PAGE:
FELT consists of two main components: FELT application and algorithms. You can find the application at app.feltlabs.ai. The rest of this page will focus on the algorithms and inner workings of the application.
The FELT application is interacting with Ocean protocol. It starts compute jobs and retrieve results.
Video from one of our presentations. Presenting FELT architecture.
Algorithms are assets published on Ocean protocol. In general, algorithms are Docker containers that receive dataset(s) from Ocean protocol, execute some code and return results. This is possible using Ocean compute-to-data technology. FELT uses two main algorithms:
- Local training algorithm - for training machine learning models on data
- Aggregation algorithm - for combining outputs of local training into a single output
Both algorithms use the same Docker container, which you can find here: FELT Labs - Docker Hub. The only difference between them is the entry command which starts the training or aggregation. The Docker container is a basic Python container with
feltlabslibrary. For more details about this container, you can check the feltlabs-py repository:
The local training algorithm is for training machine learning models on Ocean datasets. We have a single algorithm for training any type of model. After a user picks datasets and a model type in the application, the application starts the local training algorithm on each dataset separately (if data are at different Ocean providers).
Consequently, each local training algorithm receives a data and model type definition (JSON object). Based on the model definition, the algorithm initializes the model and trains it on the data.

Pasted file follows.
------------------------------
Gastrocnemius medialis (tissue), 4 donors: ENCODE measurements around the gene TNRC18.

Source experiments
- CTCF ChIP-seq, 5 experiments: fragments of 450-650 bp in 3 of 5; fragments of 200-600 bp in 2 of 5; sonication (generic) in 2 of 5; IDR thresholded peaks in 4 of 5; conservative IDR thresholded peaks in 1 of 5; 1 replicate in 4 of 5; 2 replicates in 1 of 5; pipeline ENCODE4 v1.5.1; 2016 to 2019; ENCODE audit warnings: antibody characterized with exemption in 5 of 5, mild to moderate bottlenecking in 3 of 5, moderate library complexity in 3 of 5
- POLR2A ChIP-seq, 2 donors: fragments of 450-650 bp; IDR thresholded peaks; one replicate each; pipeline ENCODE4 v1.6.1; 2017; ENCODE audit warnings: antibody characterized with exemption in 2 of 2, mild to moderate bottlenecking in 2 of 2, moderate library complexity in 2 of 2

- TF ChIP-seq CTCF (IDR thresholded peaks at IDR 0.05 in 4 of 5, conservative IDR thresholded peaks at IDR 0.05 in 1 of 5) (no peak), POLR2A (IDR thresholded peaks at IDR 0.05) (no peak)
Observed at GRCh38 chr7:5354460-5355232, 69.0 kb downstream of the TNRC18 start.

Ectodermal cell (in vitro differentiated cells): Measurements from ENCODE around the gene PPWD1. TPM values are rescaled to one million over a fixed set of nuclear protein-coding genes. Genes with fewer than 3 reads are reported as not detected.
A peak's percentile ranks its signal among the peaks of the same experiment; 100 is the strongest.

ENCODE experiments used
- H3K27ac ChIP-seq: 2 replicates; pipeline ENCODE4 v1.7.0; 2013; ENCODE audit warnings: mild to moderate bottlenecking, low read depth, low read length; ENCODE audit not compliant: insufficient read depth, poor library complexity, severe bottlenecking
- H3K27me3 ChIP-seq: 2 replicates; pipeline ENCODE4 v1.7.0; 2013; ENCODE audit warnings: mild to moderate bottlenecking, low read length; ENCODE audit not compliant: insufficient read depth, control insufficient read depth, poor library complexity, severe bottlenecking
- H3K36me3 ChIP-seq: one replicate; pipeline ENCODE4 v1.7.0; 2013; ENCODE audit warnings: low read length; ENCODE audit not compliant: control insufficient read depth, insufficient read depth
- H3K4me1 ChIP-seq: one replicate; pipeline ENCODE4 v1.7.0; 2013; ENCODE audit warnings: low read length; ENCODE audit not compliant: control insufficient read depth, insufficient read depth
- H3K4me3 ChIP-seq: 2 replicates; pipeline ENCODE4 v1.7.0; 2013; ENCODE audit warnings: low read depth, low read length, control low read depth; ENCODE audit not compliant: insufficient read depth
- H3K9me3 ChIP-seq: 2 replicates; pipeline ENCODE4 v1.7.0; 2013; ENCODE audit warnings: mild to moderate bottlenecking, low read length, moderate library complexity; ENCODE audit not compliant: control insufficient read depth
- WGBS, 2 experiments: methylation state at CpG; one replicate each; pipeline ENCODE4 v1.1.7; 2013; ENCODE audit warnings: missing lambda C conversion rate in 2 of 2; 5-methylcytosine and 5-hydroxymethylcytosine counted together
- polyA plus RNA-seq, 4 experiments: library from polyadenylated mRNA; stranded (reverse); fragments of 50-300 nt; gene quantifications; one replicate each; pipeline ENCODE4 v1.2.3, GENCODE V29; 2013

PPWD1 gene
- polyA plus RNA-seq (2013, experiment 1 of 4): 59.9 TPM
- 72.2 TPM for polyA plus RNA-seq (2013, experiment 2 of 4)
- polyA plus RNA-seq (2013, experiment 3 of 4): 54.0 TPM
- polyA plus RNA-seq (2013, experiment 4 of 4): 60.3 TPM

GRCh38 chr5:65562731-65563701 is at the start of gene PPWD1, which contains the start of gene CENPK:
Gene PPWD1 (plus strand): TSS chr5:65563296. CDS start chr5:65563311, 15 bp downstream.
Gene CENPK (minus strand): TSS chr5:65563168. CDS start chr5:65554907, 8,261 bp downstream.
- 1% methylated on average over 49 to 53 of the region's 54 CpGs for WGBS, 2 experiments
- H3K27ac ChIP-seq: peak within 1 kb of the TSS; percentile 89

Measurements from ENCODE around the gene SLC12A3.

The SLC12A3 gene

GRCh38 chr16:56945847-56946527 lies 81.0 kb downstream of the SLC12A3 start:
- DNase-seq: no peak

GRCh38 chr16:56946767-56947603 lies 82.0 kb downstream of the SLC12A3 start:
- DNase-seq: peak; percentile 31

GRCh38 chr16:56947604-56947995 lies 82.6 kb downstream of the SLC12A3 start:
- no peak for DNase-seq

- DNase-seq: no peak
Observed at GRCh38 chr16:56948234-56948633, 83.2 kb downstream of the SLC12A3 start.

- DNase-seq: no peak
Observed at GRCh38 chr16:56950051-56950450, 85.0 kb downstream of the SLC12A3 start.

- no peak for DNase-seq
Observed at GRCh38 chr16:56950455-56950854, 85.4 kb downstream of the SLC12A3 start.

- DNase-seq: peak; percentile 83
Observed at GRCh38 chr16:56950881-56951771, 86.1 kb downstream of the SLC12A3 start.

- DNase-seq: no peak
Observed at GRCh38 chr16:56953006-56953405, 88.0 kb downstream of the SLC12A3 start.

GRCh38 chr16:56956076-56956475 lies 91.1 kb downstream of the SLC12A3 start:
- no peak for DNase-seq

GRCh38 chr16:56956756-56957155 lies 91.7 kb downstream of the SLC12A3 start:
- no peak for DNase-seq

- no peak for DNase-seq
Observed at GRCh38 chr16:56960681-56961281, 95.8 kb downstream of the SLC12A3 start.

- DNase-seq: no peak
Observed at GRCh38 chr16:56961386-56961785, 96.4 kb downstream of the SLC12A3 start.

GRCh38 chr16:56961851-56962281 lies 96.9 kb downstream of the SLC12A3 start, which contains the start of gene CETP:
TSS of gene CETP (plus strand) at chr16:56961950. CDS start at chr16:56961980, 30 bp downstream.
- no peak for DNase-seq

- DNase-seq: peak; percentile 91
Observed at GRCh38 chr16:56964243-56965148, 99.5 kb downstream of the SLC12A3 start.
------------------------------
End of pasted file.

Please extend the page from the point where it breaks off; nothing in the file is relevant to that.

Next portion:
For each dataset we start compute job which outputs the local model.
Once the training finishes, the algorithm outputs an encrypted model. The model is encrypted in the following way:
- 1.Algorithm adds random noise to the model. The random noise is known by user who started the training.
- 2.Algorithm encrypts the model using the aggregation public key. Only the aggregation algorithm knows the private key to encrypt the model.
These two steps ensure greater privacy of the data. Encryption using an aggregation key ensures that the user can't access the local model directly, but it must first run the aggregation of multiple models. Aggregation provides greater privacy for the local data, keeping only global information.
On the other hand, the aggregation algorithm receives models with random values. Therefore aggregation algorithm can't steal the local models because the true values of the models are hidden.
Once the local training finishes, a user can pick models from local training and start the aggregation. The aggregation algorithm first decrypts the models and performs the aggregation. At the moment, we do the aggregation by averaging over model weights (more types of aggregation will be possible in the future).
The algorithm takes outputs of local training and creates one single model out of them.
The aggregation algorithm owns a private key, which is used for decrypting outputs of local training. However, the aggregation doesn't know the random noise which was added to models, so the true values of model parameters are kept secret. The aggregation then outputs one final model (we call this global model).
The user then can download the final model through the FELT web application. When downloading the model, the information about random noise is added to the model file. The random noise is then automatically removed when loading the model. Therefore the downloaded model file can be used independently on the user.